辅导案例-CSC 645-01

  • August 4, 2020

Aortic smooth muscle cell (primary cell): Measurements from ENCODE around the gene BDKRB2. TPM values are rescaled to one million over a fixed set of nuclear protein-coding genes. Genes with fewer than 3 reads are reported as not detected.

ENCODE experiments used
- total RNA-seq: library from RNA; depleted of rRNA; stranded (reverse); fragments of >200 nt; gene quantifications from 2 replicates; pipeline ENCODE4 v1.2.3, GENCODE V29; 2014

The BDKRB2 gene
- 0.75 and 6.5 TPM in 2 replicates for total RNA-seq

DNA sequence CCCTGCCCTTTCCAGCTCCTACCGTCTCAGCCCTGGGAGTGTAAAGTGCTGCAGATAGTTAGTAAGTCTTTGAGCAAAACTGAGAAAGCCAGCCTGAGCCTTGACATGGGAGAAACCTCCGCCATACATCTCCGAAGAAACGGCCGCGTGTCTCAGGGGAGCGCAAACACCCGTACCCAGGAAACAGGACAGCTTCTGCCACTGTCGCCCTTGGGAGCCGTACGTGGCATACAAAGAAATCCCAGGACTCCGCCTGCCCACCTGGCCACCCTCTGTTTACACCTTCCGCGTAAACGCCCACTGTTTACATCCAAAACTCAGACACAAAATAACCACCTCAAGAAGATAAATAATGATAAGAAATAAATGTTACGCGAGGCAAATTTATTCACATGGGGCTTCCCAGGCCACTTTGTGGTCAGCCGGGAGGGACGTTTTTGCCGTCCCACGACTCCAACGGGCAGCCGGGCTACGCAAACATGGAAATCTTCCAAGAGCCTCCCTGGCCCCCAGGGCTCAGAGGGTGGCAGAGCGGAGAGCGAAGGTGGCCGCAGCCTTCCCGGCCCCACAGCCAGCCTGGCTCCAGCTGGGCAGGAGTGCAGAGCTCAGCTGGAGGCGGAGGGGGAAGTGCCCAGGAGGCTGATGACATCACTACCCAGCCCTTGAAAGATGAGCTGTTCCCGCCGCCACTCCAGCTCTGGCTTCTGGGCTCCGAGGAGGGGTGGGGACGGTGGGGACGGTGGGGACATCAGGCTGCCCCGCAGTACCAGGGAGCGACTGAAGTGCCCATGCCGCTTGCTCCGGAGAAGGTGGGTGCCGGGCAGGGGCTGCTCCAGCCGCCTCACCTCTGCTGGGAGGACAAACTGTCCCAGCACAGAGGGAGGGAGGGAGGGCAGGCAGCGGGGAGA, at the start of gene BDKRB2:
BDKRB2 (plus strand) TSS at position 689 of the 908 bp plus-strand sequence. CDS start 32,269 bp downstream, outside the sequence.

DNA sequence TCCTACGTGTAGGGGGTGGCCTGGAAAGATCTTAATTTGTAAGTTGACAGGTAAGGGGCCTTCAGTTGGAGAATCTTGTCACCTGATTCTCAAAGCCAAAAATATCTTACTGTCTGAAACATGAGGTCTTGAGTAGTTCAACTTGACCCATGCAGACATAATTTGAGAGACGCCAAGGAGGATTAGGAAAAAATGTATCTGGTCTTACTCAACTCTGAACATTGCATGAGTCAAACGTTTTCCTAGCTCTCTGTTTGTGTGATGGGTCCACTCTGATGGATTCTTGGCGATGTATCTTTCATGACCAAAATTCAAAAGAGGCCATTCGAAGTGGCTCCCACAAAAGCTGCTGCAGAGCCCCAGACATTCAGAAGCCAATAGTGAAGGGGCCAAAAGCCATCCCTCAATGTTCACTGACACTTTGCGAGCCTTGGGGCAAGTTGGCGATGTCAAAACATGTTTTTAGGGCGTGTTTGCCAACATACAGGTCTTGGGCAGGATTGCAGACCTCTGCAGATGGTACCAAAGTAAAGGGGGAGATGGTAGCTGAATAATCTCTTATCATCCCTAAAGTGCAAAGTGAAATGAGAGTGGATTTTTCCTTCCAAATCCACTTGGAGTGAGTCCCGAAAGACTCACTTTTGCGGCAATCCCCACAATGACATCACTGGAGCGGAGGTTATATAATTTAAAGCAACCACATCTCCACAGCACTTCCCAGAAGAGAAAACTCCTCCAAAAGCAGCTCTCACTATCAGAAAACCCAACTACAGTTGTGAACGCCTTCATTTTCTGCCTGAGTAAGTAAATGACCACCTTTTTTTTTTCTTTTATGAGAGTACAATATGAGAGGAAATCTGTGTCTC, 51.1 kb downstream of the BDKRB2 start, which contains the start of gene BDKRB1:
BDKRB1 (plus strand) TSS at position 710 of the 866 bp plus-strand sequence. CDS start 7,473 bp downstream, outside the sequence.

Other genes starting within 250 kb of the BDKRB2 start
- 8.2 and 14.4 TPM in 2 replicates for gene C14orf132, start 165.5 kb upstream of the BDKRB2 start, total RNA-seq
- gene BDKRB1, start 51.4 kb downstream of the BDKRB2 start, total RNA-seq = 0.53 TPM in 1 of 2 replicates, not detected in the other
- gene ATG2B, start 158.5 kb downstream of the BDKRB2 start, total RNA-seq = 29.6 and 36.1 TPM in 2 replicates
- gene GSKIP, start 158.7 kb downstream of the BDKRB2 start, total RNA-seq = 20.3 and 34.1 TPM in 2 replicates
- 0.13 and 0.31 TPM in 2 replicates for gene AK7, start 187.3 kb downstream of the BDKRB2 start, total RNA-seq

CSC 645-01: Computer Networks Peer-to-Peer Network (P2P) BitTorrent Protocol Programming Assignment #2 Assigned on: 07/02/2020 Due on: 08/06/2020 Jose Ortiz May 17, 2020 In this programming assignment, you will implement a decentralized peer-to-peer network architec- ture (P2P), including the basic implementation of the BitTorrent protocol (BTP). General P2P architec- tures can be classified into centralized and decentralized, In P2P centralized architectures, new peers send a request to the Traker (normally done via HTTP) requesting a list containing all the IP addresses of the peers that are already connected to the P2P network sharing the same file. The tracker then, replies with a response containing such list. In P2P decentralized architecture, each peer is also a Traker, and it can share only limited resources because it only sees the partial network. On the other hand, P2P decen- tralized networks avoid single point of failure since they do not depend of centralized trackers. Examples of P2P applications that are/were implementing centralizing architectures are Nasper, the Berkeley Open Network Infrastructure (BOINC) and some versions of BitTorrent. Other versions of BitTorrent implement decentralized architectures as well. 1. General terminology in a P2P BitTorrent protocol (BTP): (a) Peer Peers are those who are uploading and downloading data at the same time from other peers. Note that they do not posses the whole resource that is being shared, only some pieces of it. Peers become seeders for a specific file when they downloaded all the pieces from that file. (b) Swarm A swarm is a network of peers, leeches and seeders sharing the same file. The more seeders a swarm has, there will be faster downloads rates among peers. In other words, there will be better chances of getting the file faster at high download speed. (c) Traker Trackers in a semi-decentralized network a tracker is a server which only function is to send the ip addresses of all the peers in the swarm. In a decentralized network, all the peers are also trackers. (d) Metainfo File The metainfo file is also called as a torrent file and has a .torrent extension. This file mainly contains encoded information regarding the URL of the tracker, name of the file, and hashes of the pieces of the file for verifying downloaded pieces of the file. 1 (e) Torrent A torrent file is a file that contains meta-info (not the actual data) of the file that is being shared on the swarm by all peers connected to it. It normally has extension .torrent and contain useful info about the trackers, and the pieces of the file being shared in the network such as length, SHA1 hashes of all the pieces (f) Piece A file shared in P2P is divided in pieces by the seeder. All the pieces from a torrent have the same size with the only exception of the last piece which may have the leftover bytes. The length of a piece is normally 16KIB, however this is defined by the implementer. For example, a piece could also have a length of 32KIB, Info about the file,the length of its pieces, and the hashes of the pieces are found in the Metainfo file (the file with extension .torrent) (g) Blocks Pieces from a torrent may became huge in size, we need to divide them into blocks. Blocks are the basic structure transmitted in the swarm byte by byte. For example if a piece size is 16KIB, blocks in that piece will be 2KIB. So, the piece will be split into 8 blocks. The final piece of a file may have eight or less blocks. (h) Seeder/Seed Seeders are those who uploaded the torrent seeds to others, or those who downloaded the the file already. Note that seeders in a swarm do not download pieces of the file that they are seeding. However, they may download pieces from other files in swarms where they are not seeders. (i) Leech/Leeches Leeches are peers that do not have the required piece of a file. For example, if there are zero seeders in the network at some point most of the peers will become leeches. 2. Overall operation BitTorrent Protocol (BTP) Note this section is only informative to show you how the BitTorrent protocol works. Implementation is described in next step. BTP consist in two main distinct protocols Tracker HTTP Protocol (THP), and Peer Wire Protocol (PWP). THP defines methods used by peers for contacting Trakers to join the Swarm. PWP defines mechanisms that allow communication between peers. However, decentralized P2P networks using BTP rely heavily in TCP. (a) High level steps for a client to download a torrent • Normally, in centralized P2P, a client must download the metainfo file with .torrent exten- sion via HTTP. Then, once the file is downloaded, the client extracts the IP address of the tracker, and creates a TCP connection. After the mandatory handshaking process between client and tracker, a list of the peers sharing the resource requested in the swarm is sent to the new client. Then the client becomes a peer in the swarm. For this assignment, you can assume that you will be given the .torrent file (you can find it on iLearn). • The new peer, then creates a connection with all the peers sharing the requested file in the swarm, and the sharing process is initiated between two peers if the uploader is not choked, and the downloader is interested (more about this later). Only when the two peers agree to initiate the downloading process, the downloader becomes a leecher. • Once a piece of a file is downloaded by a leecher, it will make that piece available for downloading in the swarm. When the leecher completes the download process of all the pieces from a file, it becomes a seeder in the swarm for that file. 2 • A higher number of seeders seeding the same file to the network will make a huge positive impact in the download rates in the swarm (b) High level steps to publish a torrent (seed) • There must be at least a tracker in the swarm. Note that in centralized P2P architectures there may exist more than one tracker. In decentralized ones, there is always more than one tracker (a peer may be tracker too). • A meta-info file must exist in the tracker containing information about the structure of the swarm, peers connected to it, and resources shared by each peer and seeds. • The swarm must have at least a seed with access to the complete file. 3. High level implementation steps for your programming assignment: (a) The Meta-info file In this assignment, I will provide a .torrent file (the file is on iLearn). However, you can also create (with your preferred text editor) a file with extension .torrent that will contain all the meta-info related to the tracker, and info about the resource that needs to be downloaded. Normally torrent files are encoded in Bencode. Your peer needs to have the capacity to decode this file to extract all the info from it. You are allowed to import the python package bencode to perform this task. Here is what a de-bencoded torrent file (with piece length 256 KiB = 262,144 bytes) for a file example.pdf (whose size is 678 301 696 bytes) might look like: { ’announce’: ’127.0.0.1:12000’, ’info’: { ’name’: ’example.pdf’, ’piece length’: 262144, ’length’: 678301696, ’pieces’: } } The announce value is the IP Address/port ( or URL in centralized) of the tracker containing all the info about the peers in the swarm that have the complete ’example.pdf’ file or one or more pieces of that file. (b) Tracker Recall that in this program, every peer is also a tracker. The Tracker class takes as a parameter the Server instance. It has two functionalities implemented in two different methods • When a new peer connects, the tracker will broadcast the IP address of the new peer to all the trackers connected in the same swarm. • Once all the Trackers objects detect a broadcast transmission from another tracker, they will include the new IP of address in their list of connected peers to the swarm. (c) Peer The Peer class is the main class of this program. It may inherit methods from both, the Client and the Server classes because in a P2P architecture all the clients are also servers. It may also create server and client objects instead of inhering their methods. That is a design decision that you need to make. In addition. the peer class provides the following functionalities: 3 i. Extract the meta-info from the .torrent file, and using that info, create a TCP connection with the tracker. Note that you don’t need to send any info about the file requested to the tracker (i.e name or pieces). The tracker do not know anything about it. The only information that the tracker has is the IP addresses of the peers connected ii. Once the peer’s tracker that is trying to connect, retrieves all the list of all peers connected to the swarm, it will create a TCP connection with all the peers in the swarm from the list provided by the tracker. Take into consideration that there must be a max number of connections set. After the initial handshake with all the peers, and if the new peer is interested, and the other peers are not choked, then the downloading process starts. Note that you can only download data from four peers at the same time in the same swarm (tic-tac-tic protocol). Try to download from the rarest peers first. See ”Application Layer” slides for more detail about this protocol. iii. Set the peer’s status to leech if it still has missing pieces of the file, and interchange symmet- ric messages in the swarm using the peer protocol described in section 3e of this document. Those messages contain the blocks from pieces that you are requesting. Messages are ex- plained in detail in the peer protocol section. Once a piece from a file is completed then, the piece can be uploaded to the swarm, so others can download it. When you have the entire file, set your status to seeder. iv. Like in any P2P client app, we need to log and show in console info about the download- ing and uploading processes taking place. The below figure illustrates those processes at one specific moment of the application execution. Note that percentages of download and upload data must be updated in real time. You do not need to worry about implement- ing the progress bars to represent the progress of the pieces downloaded because you can use my python module HTPBS (horizontal threaded progress bars). You can find it here https://pypi.org/project/htpbs/. v. Take into account that this program must support sharing different files at the same time in different swarms. This will be explained in detail in class labs. (d) Additional Classes: I recommend to think carefully of the classes needed in this program apart from the client, server, tracker and peer ones. You will also need a connection class to keep track of all the files that are being share in the network (multiple swarms). Also, you’ll need a uploads class (think about the client-handler class), and a downloads class. In addition, you may need the forwarding and routing classes. The routing class is in charge of routing the blocks downloaded that belong to each file because the peer may be downloading blocks from different files. The forwarding class is in charge forwarding blocks to their belonging pieces related to the same file. Think about how routing and forwarding protocols work in real applications (those protocols were learned in class) and then apply this knowledge here. (e) The Peer Protocol The BitTorrent’s peer protocol operates over TCP or uTP. Peer connections are symmetrical. Messages sent in both directions that look the same, and data can flow in either direction. The following is a general step by step high level description about how to implement this protocol: i. The peer protocol refers to pieces of the file by index as described in the metainfo file, starting at zero. When a peer finishes downloading a piece and checks that the hash matches, it announces that it has that piece to all of its peers. ii. Connections, in both ends, must define one of the following states: interested or not inter- ested and chocked or not. When a peer is chocked it won’t send any data. Connections always start out choked and not interested. The data transfers begins between two peers when a peer is interested and the other peer is not chocked. 4 iii. Once the data transfer has began the peer will send pieces using different algorithms. In this assignment, you will implement the tit-for-tat transfer process, which sends chunks (bytes from pieces) to the top four peers with highest upload rate, and re-evaluate top 4 each 30 seconds approximately with the goal of find better trading partners, and get the file faster. iv. For this assignment, after a peer is run in terminal, it must ask the user to set the maximum upload and downloads rates that the P2P app is allowed to use. Downloads and Uploads rates are dynamic and need to be re-evaluated every 30 seconds as follow: Let P1 be a peer trying to download a resource from the swarm, Dmax and Umax be the maximum download and upload rates set by the peer, UR = (UR2, .., URi, …., URn) be the set of upload rates from the leeches or seeders uploading the file requested by P1 in the swarm, and Fn be the number of files being uploaded by P1 to the swarm. Then, the download and uploads rates of P1 are computed as follows: D(P1) = n∑ i=2 URi where Dmax >= D(P1) U(P1) = Umax Fn v. The message sent between peers has the possible values. • unchoke if set to 1, the peer allows data to be downloaded. Otherwise, peer is in choke status and cannot sent data. • interested if set to 1, the requester is interested in downloading data from a peer. Otherwise is not interested • have a positive integer that defines the number of pieces from the file that the peer have. • bitfield indicates the missing pieces. (i.e [[1,1,1,0,1,1,0,1],[1,1,1,1,1,1,1,1],[0,0,0]]) In this example, the 0s and 1s are bits representing blogs of the pieces. If a piece is size 16KiB, then the piece is represented by 8 bits (blocks 2KiB size). Note that the last piece contains the leftover blocks. When a block of a piece is completed it is set 1 bit, when is missing is set to 0 bit. In the above example, in piece 0, blocks 3, and 6 are missing, piece 1 is completed, and piece 2 is missing all its blocks. • request messages contain an index, begin, and length • piece messages contain an index, begin, and piece. • cancel messages have the same payload as request messages. They are generally only sent towards the end of a download, Note that choke, unchoke, interested and non interested values do not contain payloads. Also note that this is a basic implementation of the peer message protocol. Real implementation deals with messages bit by bit, and with offsets. For more detail about this protocol see class labs. 4. Libraries allowed in this assignment For this assignment the only libraries/packages allowed are threading, socket, and pickle. In addition, you can use any libraries or packages to help you with the following tasks: • Helping with imports problems 5 • Make your data persistent. For example, when a peer reconnects to the swarm, it needs to know which pieces are missing from the file it was downloading. In my solution, I use configuration files, but you are free to use any library that will help you to maintain persistent data in disk. Note that pickle can also save data in files in disk. 5. Submission Guidelines (a) By the assignment due date specified at the top of this document, your complete and tested project must be hosted in your GitHub private class repository. All working code must be hosted in the master branch of the repository (b) Your README file for this assignment must contain the following info: • Your name and student id • Project name • Project description • Project purpose • Clear instructions about how to clone/download/install/execute the project Compatibility issues • A paragraph or two about what challenges you have faced in this assignment, and what you have learned from it. (c) I will only grade assignments located in the Master branch of your repository. (d) Commits done after the assignment due date won’t be accepted by any means. So plan accord- ingly! (e) You must send me an email (by the deadline of the assignment) to [email protected] The email must have the following subject and body: • Email Subject: CSC645 Computer Networks: P2P • Email Body: your name, student id and Github username. In addition, it must have a direct link to the source code of your project in the master branch of your repository. 6. Grading Rubrics (a) This assignment will be graded based in the correct implementation of all the functionalities described in this document. (b) Your code must be readable and self explanatory. Add comments only for some complicated functions or algorithms that need extra clarification. (c) P2P programming assignment is 25% of your final grade. (d) Correct and complete implementation 20% (e) Appropriate documentation of the code (README.md), coding style and readability. If I cannot understand your code, then your code is not good. 5% (f) If I cannot run the peer.py file, you will get a 0 in this assignment. No exceptions!!!. Make sure that you test this before submission. 6